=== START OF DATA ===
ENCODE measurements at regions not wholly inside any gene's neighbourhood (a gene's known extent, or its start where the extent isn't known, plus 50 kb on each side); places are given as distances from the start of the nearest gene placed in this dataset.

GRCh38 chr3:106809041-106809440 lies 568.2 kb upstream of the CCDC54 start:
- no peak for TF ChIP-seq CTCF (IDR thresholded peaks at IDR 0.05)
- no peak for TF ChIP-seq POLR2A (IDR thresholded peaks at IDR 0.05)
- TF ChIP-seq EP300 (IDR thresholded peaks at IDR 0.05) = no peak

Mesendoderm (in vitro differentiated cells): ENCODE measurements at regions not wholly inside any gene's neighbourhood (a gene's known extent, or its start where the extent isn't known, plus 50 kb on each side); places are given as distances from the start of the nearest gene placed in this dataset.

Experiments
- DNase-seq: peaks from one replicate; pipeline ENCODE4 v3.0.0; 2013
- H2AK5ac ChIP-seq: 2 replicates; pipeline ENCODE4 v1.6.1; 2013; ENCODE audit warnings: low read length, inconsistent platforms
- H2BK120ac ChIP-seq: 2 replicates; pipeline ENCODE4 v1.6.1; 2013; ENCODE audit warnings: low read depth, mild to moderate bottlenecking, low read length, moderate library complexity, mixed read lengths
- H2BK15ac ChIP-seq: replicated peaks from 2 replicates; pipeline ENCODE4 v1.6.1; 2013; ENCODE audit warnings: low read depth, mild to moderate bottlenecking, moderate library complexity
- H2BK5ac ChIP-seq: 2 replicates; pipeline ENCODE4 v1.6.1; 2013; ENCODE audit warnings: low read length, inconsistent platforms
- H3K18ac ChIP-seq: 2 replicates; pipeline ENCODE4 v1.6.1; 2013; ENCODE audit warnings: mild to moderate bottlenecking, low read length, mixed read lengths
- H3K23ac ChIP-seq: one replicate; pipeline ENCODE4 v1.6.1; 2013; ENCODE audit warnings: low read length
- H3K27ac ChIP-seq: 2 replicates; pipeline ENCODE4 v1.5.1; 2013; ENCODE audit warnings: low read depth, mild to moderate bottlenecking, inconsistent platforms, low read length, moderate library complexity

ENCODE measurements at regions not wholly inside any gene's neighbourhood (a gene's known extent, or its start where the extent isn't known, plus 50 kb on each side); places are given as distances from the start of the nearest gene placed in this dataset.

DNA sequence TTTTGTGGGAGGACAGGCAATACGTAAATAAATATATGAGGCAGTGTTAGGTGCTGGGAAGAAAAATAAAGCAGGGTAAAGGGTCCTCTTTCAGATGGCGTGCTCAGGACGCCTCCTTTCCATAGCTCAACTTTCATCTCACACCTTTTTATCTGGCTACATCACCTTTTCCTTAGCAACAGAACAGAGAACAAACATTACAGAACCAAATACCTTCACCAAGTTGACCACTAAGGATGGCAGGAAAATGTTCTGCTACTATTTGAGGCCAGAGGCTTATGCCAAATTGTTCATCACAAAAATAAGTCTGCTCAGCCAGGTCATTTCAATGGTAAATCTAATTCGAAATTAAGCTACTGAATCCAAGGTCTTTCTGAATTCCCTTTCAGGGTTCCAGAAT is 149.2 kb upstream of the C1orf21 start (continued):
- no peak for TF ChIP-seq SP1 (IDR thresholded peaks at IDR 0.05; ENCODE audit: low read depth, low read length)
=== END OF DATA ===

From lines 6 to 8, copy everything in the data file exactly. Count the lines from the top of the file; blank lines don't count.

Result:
Mesendoderm (in vitro differentiated cells): ENCODE measurements at regions not wholly inside any gene's neighbourhood (a gene's known extent, or its start where the extent isn't known, plus 50 kb on each side); places are given as distances from the start of the nearest gene placed in this dataset.

Experiments
- DNase-seq: peaks from one replicate; pipeline ENCODE4 v3.0.0; 2013